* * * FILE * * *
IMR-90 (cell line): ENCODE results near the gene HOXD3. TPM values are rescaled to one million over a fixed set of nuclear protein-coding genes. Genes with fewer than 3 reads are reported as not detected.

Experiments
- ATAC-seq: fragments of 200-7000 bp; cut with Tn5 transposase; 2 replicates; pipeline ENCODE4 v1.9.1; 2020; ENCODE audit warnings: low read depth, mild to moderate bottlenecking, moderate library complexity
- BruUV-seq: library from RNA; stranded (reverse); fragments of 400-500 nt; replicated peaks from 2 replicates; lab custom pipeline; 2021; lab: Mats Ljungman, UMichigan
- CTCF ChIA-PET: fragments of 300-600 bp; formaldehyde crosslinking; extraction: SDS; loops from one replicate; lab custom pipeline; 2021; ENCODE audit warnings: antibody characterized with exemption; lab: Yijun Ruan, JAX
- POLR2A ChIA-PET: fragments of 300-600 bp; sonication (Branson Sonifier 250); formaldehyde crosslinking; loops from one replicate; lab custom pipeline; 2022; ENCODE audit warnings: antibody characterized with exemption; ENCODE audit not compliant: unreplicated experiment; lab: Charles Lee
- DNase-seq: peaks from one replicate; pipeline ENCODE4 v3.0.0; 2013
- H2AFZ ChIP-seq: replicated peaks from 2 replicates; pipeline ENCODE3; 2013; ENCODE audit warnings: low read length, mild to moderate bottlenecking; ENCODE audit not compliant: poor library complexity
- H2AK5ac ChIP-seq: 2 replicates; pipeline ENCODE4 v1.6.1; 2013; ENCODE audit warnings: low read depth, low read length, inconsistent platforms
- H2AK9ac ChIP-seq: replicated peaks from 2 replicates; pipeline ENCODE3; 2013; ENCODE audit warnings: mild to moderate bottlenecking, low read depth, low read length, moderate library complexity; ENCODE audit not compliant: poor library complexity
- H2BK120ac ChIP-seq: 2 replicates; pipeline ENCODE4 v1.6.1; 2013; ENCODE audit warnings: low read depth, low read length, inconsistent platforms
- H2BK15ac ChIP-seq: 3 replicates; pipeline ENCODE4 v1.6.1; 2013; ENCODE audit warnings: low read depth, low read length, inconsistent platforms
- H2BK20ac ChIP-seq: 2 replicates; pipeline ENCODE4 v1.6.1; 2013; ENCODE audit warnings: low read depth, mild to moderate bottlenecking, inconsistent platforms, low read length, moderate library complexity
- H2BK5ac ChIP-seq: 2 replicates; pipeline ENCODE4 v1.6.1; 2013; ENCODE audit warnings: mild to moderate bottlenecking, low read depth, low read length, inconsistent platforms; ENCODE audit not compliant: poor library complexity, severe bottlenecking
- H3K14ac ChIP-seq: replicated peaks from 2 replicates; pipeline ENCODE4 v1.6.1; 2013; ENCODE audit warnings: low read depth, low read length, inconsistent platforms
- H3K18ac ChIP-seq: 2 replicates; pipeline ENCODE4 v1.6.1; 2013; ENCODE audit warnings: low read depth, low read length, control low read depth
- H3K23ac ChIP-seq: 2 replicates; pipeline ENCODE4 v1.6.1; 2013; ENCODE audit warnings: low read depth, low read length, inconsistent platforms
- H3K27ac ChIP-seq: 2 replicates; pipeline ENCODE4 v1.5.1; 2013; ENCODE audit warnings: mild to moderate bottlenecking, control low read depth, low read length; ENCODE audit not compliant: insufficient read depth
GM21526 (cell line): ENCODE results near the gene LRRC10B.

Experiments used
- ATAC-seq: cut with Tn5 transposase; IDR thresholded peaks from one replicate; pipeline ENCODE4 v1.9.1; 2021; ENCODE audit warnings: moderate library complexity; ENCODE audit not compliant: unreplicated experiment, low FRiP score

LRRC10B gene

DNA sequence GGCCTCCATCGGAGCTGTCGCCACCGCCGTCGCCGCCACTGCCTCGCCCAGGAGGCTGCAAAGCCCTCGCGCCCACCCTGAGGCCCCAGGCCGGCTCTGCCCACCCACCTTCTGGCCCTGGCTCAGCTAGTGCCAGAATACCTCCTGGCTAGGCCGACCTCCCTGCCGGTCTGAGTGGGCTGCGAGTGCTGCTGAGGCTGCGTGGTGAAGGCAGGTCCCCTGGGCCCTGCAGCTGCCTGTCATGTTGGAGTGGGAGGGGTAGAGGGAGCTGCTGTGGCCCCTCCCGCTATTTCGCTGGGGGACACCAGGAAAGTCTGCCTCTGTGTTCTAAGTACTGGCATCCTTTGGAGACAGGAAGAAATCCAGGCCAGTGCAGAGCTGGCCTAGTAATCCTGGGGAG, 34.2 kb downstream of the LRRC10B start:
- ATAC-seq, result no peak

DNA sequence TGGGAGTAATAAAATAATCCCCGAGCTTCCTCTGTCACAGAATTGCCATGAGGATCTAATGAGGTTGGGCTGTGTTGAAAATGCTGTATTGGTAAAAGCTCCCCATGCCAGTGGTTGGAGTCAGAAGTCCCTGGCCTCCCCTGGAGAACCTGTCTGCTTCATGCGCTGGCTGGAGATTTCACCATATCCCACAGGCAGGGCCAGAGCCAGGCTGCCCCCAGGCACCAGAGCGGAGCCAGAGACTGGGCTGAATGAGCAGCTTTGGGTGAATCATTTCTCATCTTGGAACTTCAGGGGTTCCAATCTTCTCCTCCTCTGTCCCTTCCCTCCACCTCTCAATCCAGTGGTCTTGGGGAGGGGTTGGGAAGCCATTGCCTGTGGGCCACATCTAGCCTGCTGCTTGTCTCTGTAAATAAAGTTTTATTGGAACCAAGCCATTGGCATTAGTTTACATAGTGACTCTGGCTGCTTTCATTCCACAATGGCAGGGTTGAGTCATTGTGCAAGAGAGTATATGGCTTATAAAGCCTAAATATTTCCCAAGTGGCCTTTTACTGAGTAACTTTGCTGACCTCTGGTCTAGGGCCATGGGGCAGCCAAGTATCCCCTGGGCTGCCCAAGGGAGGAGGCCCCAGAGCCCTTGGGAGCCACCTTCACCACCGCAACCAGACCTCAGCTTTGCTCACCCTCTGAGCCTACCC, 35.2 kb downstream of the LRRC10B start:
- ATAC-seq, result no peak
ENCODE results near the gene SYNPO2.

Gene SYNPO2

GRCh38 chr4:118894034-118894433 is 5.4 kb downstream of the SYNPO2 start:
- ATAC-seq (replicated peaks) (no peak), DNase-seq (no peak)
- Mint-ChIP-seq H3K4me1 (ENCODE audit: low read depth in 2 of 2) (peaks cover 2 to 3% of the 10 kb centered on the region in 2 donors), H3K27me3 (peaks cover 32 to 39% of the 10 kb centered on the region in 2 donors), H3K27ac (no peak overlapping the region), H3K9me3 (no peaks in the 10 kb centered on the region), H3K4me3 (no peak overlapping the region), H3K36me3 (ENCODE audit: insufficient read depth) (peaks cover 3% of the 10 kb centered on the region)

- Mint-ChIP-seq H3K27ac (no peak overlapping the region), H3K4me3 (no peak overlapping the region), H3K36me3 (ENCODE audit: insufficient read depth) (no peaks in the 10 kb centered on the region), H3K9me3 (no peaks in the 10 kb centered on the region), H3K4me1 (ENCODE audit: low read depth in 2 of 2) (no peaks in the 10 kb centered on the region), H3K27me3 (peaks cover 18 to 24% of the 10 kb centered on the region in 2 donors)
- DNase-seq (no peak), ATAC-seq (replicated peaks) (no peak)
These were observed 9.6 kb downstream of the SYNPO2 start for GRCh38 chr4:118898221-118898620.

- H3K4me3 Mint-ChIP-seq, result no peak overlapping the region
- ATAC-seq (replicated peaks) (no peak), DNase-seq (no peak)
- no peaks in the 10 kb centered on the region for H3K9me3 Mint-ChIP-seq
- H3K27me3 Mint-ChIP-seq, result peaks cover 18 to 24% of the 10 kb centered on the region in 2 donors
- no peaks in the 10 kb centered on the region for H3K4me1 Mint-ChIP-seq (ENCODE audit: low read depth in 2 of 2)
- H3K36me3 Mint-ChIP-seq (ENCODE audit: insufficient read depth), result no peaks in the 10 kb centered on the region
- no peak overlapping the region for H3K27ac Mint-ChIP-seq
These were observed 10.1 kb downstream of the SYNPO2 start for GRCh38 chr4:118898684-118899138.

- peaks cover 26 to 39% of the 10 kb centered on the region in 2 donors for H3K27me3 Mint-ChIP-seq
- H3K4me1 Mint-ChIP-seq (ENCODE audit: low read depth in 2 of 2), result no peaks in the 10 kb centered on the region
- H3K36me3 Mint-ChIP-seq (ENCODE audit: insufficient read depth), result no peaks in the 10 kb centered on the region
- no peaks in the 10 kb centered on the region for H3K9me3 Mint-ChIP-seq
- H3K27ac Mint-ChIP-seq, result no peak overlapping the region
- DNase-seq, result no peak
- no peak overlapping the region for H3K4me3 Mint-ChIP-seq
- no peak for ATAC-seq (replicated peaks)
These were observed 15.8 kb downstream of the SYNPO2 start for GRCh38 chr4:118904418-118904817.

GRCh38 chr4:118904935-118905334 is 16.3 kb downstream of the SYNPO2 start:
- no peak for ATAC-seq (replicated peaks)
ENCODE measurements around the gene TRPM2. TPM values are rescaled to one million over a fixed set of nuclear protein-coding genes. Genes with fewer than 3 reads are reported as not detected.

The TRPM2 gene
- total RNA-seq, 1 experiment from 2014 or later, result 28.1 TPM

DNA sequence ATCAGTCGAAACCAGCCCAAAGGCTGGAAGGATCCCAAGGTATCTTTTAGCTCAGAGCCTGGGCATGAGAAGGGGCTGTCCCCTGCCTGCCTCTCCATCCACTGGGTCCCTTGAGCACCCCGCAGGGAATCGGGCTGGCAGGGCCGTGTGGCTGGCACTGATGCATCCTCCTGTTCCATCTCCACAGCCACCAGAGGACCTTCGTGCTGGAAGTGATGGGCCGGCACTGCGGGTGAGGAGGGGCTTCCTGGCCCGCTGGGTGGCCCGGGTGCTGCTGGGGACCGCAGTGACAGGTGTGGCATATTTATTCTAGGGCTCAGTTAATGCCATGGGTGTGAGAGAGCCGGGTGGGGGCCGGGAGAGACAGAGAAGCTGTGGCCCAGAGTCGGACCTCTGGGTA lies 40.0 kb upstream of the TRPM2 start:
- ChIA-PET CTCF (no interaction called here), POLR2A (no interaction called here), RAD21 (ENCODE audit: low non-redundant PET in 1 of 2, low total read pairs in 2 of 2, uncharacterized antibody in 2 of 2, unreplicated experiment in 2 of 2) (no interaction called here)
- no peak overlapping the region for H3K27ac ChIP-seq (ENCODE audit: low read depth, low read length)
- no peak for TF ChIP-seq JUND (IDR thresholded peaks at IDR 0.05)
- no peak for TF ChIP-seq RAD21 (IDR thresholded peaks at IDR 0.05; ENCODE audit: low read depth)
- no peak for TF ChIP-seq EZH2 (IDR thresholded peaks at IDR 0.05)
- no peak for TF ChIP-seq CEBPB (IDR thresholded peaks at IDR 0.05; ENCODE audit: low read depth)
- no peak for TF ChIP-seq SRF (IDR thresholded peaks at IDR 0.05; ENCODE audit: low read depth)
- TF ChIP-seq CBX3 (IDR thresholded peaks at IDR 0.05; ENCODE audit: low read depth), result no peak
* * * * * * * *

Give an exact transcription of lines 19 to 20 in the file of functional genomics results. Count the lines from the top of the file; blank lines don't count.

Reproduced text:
GM21526 (cell line): ENCODE results near the gene LRRC10B.

Experiments used